In Australia the Old Vic presented three plays: “The Lady of the Camellias”, had adapted by Andrew Allan from the Dumas classic; Christopher Fry’s adaptation of “Duel of Angels,” by Giraudoux; and Shakespeare’s “Twelfth Night.” Leading the company, Vivien played Marguerite in “The Lady of the Camellias”, the tempestuous Paola in “Duel”, and Viola in “Twelfth Night”. For “The Lady of the Camellias”, dresses and decor had been done by Carl Toms, who decorated the Kensington Palace for Princess Margaret and Mr. Antony Armstrong-Jones.
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Chitty Chitty Bang Bang (1968)
Huggo / edited by statmanjeff
In England, circa 1910, eccentric Caractacus Potts works as an inventor, a job which barely supports himself, his even more eccentric father, and his two children, Jeremy and Jemima; but, they're all happy. When the children beg their father to buy for them their favorite plaything - a broken down jalopy of a car sitting at a local junkyard - Caractacus does whatever he can to make some money to buy it. One scheme to raise money involves the unexpected assistance of a pretty and wealthy young woman they have just met named Truly Scrumptious, the daughter of a candy factory owner, but Caractacus eventually comes into another one-time-only windfall of money, enough to buy the car. Applying his inventing skills, Caractacus transforms the piece of junk into a beautiful working machine, which they name Chitty Chitty Bang Bang from the noise its engine makes. At a seaside picnic with his children and Truly, Caractacus spins a fanciful tale of an eccentric inventor, his pretty girlfriend, his two children, and a magical car named Chitty, all involved in the faraway land of Vulgaria. The child-like ruler Baron Bomburst, ruler of Vulgaria, will do whatever he can to get his hands on their magical car; but, because of Baroness Bomburst's dislike of children, youngsters are outlawed, even the unsuspecting offspring of foreign inventors of magical cars.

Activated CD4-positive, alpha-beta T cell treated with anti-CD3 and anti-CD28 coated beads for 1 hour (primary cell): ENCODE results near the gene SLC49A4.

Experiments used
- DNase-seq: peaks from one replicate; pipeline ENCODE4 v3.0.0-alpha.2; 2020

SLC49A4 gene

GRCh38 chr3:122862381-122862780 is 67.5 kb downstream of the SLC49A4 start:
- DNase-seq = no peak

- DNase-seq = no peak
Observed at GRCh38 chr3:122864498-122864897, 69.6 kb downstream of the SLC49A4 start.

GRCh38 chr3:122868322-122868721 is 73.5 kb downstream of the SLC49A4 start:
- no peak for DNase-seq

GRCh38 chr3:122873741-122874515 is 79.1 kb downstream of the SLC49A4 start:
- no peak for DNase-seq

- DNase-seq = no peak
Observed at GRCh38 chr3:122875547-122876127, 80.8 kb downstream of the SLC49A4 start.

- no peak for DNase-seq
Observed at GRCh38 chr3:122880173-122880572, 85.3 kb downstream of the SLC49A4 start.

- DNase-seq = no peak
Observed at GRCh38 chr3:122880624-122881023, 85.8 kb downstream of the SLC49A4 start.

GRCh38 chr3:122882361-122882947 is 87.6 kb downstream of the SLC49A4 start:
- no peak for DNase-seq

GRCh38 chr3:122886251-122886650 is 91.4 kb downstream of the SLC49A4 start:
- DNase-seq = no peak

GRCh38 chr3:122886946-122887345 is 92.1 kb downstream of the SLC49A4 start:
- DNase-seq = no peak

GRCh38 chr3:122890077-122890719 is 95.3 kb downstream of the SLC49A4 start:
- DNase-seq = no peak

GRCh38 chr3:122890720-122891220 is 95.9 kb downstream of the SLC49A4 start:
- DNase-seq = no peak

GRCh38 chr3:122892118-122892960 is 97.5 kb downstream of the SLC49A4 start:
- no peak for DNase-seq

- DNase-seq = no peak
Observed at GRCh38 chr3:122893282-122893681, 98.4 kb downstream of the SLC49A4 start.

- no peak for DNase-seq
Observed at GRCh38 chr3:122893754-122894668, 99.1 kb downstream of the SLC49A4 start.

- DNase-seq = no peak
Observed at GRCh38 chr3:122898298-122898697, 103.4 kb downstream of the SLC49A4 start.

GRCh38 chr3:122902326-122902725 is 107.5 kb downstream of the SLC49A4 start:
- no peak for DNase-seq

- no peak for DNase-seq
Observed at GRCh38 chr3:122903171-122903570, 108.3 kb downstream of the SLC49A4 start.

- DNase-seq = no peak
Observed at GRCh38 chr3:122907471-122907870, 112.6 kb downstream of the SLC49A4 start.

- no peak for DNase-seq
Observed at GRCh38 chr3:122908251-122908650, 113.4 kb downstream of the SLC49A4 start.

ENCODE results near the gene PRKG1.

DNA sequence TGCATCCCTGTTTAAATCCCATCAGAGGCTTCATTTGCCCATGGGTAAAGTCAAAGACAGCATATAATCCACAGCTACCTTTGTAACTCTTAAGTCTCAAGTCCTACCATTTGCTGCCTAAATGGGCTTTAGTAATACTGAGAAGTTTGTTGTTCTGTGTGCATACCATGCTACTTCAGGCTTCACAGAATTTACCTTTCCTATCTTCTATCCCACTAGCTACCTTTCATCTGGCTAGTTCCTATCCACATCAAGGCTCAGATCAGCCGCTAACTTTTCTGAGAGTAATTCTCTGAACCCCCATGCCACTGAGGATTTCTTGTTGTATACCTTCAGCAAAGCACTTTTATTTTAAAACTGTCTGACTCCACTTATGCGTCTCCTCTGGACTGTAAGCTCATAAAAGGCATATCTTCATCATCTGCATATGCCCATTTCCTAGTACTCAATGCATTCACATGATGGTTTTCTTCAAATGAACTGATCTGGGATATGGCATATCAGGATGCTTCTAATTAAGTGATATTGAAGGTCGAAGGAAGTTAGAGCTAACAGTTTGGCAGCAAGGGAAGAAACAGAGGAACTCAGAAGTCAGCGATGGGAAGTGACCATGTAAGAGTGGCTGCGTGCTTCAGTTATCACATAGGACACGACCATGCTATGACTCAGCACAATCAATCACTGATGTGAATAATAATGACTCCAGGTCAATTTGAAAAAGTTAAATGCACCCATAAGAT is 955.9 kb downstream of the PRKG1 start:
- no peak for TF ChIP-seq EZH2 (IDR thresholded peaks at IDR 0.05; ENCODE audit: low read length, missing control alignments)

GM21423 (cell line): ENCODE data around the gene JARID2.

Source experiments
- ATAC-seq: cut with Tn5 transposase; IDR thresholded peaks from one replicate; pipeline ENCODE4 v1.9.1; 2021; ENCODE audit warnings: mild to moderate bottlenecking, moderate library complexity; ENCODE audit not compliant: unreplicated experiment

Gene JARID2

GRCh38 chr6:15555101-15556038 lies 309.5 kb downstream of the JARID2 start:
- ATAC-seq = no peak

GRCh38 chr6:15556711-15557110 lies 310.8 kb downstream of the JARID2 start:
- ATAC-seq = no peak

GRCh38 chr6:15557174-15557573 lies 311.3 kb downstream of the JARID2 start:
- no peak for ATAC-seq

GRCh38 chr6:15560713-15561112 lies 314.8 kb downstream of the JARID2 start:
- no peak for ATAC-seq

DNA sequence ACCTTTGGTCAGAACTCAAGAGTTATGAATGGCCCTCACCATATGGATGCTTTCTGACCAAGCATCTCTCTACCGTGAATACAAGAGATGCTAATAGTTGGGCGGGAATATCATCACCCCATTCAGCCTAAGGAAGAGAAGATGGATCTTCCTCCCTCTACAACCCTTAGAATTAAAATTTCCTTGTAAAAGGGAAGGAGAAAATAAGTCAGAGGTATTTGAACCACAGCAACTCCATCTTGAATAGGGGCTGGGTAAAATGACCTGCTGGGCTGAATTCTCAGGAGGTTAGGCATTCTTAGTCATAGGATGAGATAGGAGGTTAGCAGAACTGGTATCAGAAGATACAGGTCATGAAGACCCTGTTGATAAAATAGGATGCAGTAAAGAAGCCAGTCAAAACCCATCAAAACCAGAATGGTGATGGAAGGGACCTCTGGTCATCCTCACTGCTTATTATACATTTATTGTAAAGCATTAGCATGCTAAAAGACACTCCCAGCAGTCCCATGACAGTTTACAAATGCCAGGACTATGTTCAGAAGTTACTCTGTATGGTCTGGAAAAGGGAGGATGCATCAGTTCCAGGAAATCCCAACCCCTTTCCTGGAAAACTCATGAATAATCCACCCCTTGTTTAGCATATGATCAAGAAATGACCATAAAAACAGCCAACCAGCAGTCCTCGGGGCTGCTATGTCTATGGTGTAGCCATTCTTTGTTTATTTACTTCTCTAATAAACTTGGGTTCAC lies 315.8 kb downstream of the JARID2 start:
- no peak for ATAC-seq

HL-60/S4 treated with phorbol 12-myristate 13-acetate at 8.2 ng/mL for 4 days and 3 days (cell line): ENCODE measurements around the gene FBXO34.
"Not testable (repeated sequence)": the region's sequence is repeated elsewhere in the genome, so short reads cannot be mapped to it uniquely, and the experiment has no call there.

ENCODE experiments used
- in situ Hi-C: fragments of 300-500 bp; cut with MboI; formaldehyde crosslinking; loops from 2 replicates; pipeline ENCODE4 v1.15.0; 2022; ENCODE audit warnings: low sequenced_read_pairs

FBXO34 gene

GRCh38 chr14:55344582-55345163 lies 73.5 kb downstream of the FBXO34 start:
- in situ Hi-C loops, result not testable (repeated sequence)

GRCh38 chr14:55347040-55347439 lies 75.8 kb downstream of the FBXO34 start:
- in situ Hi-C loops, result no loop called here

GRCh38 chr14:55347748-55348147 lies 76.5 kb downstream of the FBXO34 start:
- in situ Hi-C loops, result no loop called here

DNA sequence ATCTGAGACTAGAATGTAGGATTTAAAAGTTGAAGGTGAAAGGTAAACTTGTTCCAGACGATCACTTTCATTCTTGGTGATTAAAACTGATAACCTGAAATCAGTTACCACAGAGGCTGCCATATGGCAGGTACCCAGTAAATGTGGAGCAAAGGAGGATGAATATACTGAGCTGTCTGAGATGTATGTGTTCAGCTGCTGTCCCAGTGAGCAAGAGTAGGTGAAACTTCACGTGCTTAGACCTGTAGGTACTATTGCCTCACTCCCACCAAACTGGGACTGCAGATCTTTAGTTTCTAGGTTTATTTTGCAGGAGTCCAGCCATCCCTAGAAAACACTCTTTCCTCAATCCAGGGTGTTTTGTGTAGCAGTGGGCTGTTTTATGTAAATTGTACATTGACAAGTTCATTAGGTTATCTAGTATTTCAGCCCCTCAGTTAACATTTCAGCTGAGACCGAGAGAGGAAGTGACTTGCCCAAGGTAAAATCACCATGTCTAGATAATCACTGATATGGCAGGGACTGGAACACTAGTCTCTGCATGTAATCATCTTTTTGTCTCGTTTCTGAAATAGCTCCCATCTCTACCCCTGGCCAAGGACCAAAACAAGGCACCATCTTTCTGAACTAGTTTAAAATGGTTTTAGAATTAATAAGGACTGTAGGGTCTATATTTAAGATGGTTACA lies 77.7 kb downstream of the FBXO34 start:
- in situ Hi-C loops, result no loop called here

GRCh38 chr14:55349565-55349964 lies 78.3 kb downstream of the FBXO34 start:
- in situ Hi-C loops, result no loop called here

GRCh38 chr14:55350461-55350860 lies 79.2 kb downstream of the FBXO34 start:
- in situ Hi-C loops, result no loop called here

Vivien and The Old Vic World Tour 1961-1962: Australia (Part 3)
By @szilviaperes “The Old Vic Overseas Tour opens in Melbourne, Australia (in association with J. C. Williamson Theatre Ltd.) on the 12th July, 1961.
The company of 37, headed by Vivien Leigh, will be visiting five Australian cities – Melbourne, Brisbane, Sydney, Adelaide and Perth. Early next year the Company will be visiting New Zealand and will play in Auckland, Christchurch and Wellington. The itinerary for the first eight months of the tour will be as follows:
July 12th to August 26th - Her Majesty’s Theatre, Melbourne
August 28th to September 16th - Her Majesty’s Theatre, Brisbane
September 28th to December 9th - Theatre Royal, Sydney
December 11th to December 30th - Theatre Royal, Adelaide
January 1st to January 13th - Her Majesty’s Theatre, Perth
January 24th to February 10th - Opera House, Wellington
February 12th to February 24th - Theatre Royal, Christchurch
February 26th to March 17th - Her Majesty’s Theatre, Auckland”
Vivien played Viola in Shakespeare’s “Twelfth Night”, Paola in Giraudoux’ “Duel of Angels” and Marguerite Gautier in Dumas’ “The Lady of the Camellias” in a new version by a Canadian writer, Andrew Allan. (This was the first occasion when Vivien played Marguerite Gautier.) All Three plays were directed by Robert Helpmann...
Yesterday was Robert Helpmann's 108th birthday Anniversary. Helpmann was a dancer, actor, theatre director and a dear friend to Vivien. He directed her in many plays being some of them 'Lady of the Camelias' and 'Twelve Night' from the Old Vic World Tour (1961/2). Here's an early photo of Vivien with Robert (pictured next to her) and Ninette de Valois at the Vic-Wells Costume Ball, 1938 #vivienleigh#roberthelpmann#theoldvic#theatre#shakespeare#oldhollywood#1930s